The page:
Interested in ETFs?
Visit our ETF Hub for investor news and education, market updates and analysis and easy-to-use tools to help you select the right ETFs
Cathie Wood’s flagship investment fund of technology stocks has fallen to its lowest level since November, with some of its biggest holdings including Tesla down a tenth or more already this month.
The $21bn Ark Innovation fund, a beneficiary and barometer of investors’ enthusiasm for speculative growth companies and new technologies, has now lost over one-third of its value since a February peak.
Its decline accompanies a broader slide in shares of high-flying growth companies. These have stumbled as inflation expectations have climbed, diminishing the appeal of businesses whose profits will not materialise for years to come.
The tech-heavy Nasdaq Composite fell 2.6 per cent on Monday, its biggest decline since March, before recovering about 0.8 per cent on Tuesday morning.
“The sector rotation today is violent,” said Ted Mortonson, a technology sector strategist at Baird. “From a performance anxiety on the upside — a fear of missing out — this is now fear of getting killed.”
Ark Innovation, which is managed by Woods’ asset manager Ark Invest, is now down 16 per cent since the start of the year. Speculative biotech stocks in its portfolio have fallen more than a fifth in value so far this month, while heavily-weighted holdings including Tesla, Teladoc, Roku and Square have tumbled at least 10 per cent.
An index of unprofitable tech companies created by investment bank Goldman Sachs, which includes car-hailing app Lyft, peer-to-peer lender Lending Club and online luxury consignment shop the RealReal, has fallen 14 per cent so far this month and is down 36 per cent from its February high.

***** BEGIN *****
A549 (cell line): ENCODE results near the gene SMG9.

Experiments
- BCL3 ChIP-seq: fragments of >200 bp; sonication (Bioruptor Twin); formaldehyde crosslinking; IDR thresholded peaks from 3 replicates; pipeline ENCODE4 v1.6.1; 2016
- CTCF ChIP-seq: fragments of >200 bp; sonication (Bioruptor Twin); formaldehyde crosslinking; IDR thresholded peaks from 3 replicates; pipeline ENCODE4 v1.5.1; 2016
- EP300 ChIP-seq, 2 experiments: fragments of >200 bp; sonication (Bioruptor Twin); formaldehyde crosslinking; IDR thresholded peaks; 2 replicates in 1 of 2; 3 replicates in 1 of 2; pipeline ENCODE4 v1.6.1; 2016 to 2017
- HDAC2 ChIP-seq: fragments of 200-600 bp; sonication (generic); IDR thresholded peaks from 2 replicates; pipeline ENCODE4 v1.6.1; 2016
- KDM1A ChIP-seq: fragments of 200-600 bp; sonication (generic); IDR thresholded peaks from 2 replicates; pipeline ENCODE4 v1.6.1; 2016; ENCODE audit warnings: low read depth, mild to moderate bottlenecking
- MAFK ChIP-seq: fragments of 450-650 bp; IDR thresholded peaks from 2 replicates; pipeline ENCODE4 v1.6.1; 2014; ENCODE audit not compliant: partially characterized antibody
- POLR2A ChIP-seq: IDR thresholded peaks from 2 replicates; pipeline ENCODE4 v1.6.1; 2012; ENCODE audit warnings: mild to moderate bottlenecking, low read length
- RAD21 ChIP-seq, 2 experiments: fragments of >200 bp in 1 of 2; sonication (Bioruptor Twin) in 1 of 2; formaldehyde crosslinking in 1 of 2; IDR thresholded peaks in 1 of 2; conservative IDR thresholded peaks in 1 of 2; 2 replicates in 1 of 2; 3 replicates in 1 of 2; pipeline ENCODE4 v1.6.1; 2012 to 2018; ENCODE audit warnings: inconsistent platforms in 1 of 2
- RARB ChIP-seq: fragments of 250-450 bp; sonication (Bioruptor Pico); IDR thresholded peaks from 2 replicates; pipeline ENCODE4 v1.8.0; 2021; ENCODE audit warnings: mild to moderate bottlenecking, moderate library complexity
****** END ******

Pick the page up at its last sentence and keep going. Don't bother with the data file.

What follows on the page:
Several of the bank’s other indices show a similar rotation away from speculative parts of the market that analysts had warned were frothy. Goldman indices that track recent initial public offerings and businesses that are sensitive to the price of bitcoin are both down a tenth or more over the past six trading days.
Investors have instead placed big bets on companies generating increasing profits in the near term, including those expected to benefit from the Covid-19 vaccine rollout and reopening of the US economy.
“We are seeing a natural rotation away from growth and tech towards value,” said Andrea Bevis, senior vice-president at UBS Private Wealth Management.
Recent market moves amounted to “at least a marginal offset to what was a really nutty period in January and February”, said Liz Ann Sonders, chief investment strategist at Charles Schwab. “But clearly we haven’t eliminated froth in speculative parts of the market. Cryptos being a perfect example of that.”
Ark Innovation shares are trading below their 200-day moving average for the first time since the pandemic erupted in March 2020, a measure some market strategists use to forecast further selling.
Wood is likely to address the current pressure in Ark’s monthly webinar on Tuesday. In March, when Ark was last experiencing a sell-off, Wood said the dip in prices was a buying opportunity.
Morningstar has a neutral analyst rating on the Ark Innovation fund, citing a high octane strategy of concentrated positions and lack of adequate risk management.
“The portfolio has become less liquid and more vulnerable to severe losses as its size has swelled,” said Robby Greengold, analyst at Morningstar.
Get alerts on US equities when a new story is published